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One-third of Puerto Rico still doesn't have power

In this Thursday, Oct. 12, 2017 photo, a woman left homeless by Hurricane Maria uses her cell phone at a school-turned-shelter that does not have electricity in Toa Baja, Puerto Rico. Photo: Ramon Espinosa / AP

"Today, nearly three months after Hurricane Maria., more than one-third of Puerto Rico is still without power and thousands of businesses remain closed," Bloomberg Businessweek reports.

Why it matters: "For a decade, Puerto Rico has experienced a steady erosion of economic opportunity, and now there's a fear that the storm has convinced too many residents, a critical mass, to pursue new livelihoods elsewhere."

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Five years after Sandy Hook

A makeshift memorial with crosses for the victims of the Sandy Hook Elementary School shooting massacre. Photo: Robert F. Bukaty / AP

"Many relatives of the 26 children and educators killed five years ago [today] at Sandy Hook Elementary School [in Newtown, Conn.] have dedicated themselves to charity, activism and other efforts to channel their grief and, in many cases, to help prevent violence," AP's Pat Eaton-Robb writes.

More of their projects:

  • "Others have jumped into the policy fray to lobby for gun control or improved mental health care. In some cases, they have traveled the country, and even the world, as recognized experts in their fields, such as Jeremy Richman, a scientist whose Avielle Foundation for the study of brain health is named for his slain daughter.
  • "The Sandy Hook families have created a website to share each of their stories and information about the various projects they have started in memory of their family members."
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Pence delaying Israel visit

Photo: Scott Applewhite / AP

Vice President Mike Pence's visit to Israel, which was to begin on Sunday, will be postponed by two days because of next week's tax-reform vote, Israeli and U.S. officials say.

  • The reason: U.S. officials tell Axios that Pence is likely to remain in Washington until Tuesday in order to be present for final Senate passage of tax reform, which he has been intimately involved in.
  • The change: Pence originally was to leave Saturday night. He is likely to add one day at the end of the trip.

According to the current schedule, Israeli officials tell me:

  • Israeli officials say Pence is due to arrive from Cairo on Wednesday evening.
  • On Thursday morning, he will have a welcoming ceremony at the prime minister's office and a working meeting with Netanyahu.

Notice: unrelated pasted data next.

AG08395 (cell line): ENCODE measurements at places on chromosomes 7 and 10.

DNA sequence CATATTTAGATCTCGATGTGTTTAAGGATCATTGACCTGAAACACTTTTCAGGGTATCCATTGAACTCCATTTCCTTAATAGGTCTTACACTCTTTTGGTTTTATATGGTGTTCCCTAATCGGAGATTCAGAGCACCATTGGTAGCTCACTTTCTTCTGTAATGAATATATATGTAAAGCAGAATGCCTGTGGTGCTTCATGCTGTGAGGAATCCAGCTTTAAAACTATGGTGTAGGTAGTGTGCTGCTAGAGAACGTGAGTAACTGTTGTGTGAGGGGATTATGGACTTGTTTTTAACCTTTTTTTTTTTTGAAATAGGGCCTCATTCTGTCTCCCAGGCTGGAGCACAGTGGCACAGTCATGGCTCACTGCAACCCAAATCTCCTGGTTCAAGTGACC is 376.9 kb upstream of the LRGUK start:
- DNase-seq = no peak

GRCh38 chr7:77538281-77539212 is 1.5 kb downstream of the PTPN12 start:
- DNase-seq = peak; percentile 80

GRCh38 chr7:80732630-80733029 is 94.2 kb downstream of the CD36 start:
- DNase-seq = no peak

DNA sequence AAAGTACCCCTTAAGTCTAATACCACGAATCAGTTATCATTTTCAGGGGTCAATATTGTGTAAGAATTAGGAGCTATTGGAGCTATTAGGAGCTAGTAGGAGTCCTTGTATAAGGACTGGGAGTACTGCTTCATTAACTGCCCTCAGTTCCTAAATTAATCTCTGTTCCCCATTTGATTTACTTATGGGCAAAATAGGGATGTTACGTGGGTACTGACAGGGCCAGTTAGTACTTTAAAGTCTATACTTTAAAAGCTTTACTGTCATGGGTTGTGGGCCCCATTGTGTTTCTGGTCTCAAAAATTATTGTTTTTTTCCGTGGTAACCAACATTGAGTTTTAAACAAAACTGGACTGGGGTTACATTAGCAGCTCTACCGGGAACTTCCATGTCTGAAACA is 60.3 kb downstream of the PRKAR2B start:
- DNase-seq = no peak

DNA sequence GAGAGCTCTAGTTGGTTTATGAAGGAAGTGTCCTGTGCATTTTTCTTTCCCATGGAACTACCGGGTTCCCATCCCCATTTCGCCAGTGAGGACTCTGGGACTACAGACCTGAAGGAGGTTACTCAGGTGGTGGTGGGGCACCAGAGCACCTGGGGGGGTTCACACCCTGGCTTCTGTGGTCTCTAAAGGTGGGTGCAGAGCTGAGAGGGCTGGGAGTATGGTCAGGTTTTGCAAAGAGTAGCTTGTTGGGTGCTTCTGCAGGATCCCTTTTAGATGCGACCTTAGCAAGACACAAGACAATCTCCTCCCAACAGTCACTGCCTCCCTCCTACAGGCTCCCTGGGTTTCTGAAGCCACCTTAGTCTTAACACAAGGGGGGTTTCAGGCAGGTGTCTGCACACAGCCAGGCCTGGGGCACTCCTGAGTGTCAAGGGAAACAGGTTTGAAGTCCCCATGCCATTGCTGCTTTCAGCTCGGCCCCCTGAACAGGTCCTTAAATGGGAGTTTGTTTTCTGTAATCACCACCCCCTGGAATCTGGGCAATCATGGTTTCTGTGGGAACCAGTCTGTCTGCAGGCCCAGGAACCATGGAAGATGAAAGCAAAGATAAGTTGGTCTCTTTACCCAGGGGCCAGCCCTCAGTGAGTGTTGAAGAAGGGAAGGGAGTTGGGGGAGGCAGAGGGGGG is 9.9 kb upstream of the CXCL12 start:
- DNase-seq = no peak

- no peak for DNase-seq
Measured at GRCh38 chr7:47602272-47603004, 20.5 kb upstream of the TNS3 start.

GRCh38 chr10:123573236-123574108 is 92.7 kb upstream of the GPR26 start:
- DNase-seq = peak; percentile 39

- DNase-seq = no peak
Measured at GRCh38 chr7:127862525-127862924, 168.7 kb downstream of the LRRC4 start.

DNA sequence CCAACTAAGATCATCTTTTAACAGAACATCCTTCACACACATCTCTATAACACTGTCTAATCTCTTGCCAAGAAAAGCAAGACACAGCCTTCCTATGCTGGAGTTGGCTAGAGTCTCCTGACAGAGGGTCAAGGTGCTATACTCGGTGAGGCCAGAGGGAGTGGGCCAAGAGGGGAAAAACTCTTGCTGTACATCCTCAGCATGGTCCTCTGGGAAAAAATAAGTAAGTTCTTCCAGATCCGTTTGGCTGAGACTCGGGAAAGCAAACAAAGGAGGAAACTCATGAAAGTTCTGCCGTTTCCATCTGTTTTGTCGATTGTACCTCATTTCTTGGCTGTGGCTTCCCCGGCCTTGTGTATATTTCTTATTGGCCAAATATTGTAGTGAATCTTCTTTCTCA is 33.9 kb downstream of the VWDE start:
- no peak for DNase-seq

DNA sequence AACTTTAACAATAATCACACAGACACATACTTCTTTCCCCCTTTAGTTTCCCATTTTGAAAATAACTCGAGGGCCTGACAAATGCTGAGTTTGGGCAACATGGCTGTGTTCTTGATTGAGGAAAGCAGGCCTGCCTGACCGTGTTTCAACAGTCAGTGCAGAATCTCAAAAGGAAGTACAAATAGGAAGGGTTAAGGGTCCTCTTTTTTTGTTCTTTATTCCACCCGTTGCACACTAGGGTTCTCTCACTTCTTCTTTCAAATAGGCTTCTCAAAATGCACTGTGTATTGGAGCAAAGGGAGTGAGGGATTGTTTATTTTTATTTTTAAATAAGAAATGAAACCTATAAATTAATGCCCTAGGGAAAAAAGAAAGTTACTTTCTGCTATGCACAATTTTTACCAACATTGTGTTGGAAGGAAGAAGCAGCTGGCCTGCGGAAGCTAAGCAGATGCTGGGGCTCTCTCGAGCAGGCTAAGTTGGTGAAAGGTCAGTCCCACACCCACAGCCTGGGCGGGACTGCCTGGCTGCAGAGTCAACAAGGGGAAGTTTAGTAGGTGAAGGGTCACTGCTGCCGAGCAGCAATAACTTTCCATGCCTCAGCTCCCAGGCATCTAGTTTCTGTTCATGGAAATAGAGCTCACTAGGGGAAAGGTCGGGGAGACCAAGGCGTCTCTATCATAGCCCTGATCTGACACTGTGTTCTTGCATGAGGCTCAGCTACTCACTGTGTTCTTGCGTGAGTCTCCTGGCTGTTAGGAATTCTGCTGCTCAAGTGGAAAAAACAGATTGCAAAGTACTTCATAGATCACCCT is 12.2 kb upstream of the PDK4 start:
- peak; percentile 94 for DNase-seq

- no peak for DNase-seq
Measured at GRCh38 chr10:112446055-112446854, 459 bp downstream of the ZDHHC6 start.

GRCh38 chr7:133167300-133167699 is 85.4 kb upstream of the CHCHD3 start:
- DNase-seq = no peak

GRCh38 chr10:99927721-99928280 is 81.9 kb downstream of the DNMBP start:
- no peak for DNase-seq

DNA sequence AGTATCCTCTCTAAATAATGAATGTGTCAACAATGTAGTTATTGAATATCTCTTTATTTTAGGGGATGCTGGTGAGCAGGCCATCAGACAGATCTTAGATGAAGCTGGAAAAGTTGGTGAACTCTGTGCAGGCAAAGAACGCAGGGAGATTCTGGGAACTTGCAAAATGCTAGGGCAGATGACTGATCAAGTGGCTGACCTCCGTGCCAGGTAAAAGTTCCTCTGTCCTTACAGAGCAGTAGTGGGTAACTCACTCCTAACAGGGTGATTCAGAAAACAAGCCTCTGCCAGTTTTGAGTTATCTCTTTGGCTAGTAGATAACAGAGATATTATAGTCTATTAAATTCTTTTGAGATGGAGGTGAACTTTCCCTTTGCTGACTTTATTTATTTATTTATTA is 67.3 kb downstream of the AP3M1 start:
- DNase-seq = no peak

• Afterwards Pence will visit the Israeli parliament – the Knesset — and deliver a speech to the Israeli people.
  • In the evening Pence will arrive at the prime minister's residence for dinner with Netanyahu.
  • On Friday morning Pence will meet with Israeli president Rivlin and visit the Holocaust memorial site – Yad Vashem. He will leave Israel around noon on Friday.

U.S. officials say Pence is still likely to visit the Western Wall.

  • Palestinians refused to see Pence as a result of Trump's announcement on Jerusalem from last week.
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Slow rebuild after the Great Recession killed economic equality

Apple's new campus in September. Photo: Marcio Jose Sanchez / AP

"Seattle is among a fistful of cities that have flourished in the 10 years since the Great Recession officially began in December 2007, even while most other large cities — and sizable swaths of rural America — have managed only modest recoveries," per AP Economics Writer Christopher Rugaber:

Why it matters: The rebound has "failed to narrow the country's deep regional economic disparities and in fact has worsened them."

More from the report:

  • "A few cities have grown much richer, thanks to their grip on an outsize share of lucrative tech jobs and soaring home prices. Others have thrived because of surging oil and gas production."
  • "In Las Vegas, half-finished housing developments, relics of the housing boom, pockmark the surrounding desert. Families there earn nearly 20 percent less, adjusted for inflation, than in 2007."
  • "[M]any Southern and Midwestern cities — from Greensboro, North Carolina, to Janesville, Wisconsin — have yet to recover from the loss of manufacturing jobs that have been automated out of existence or lost to competition from China."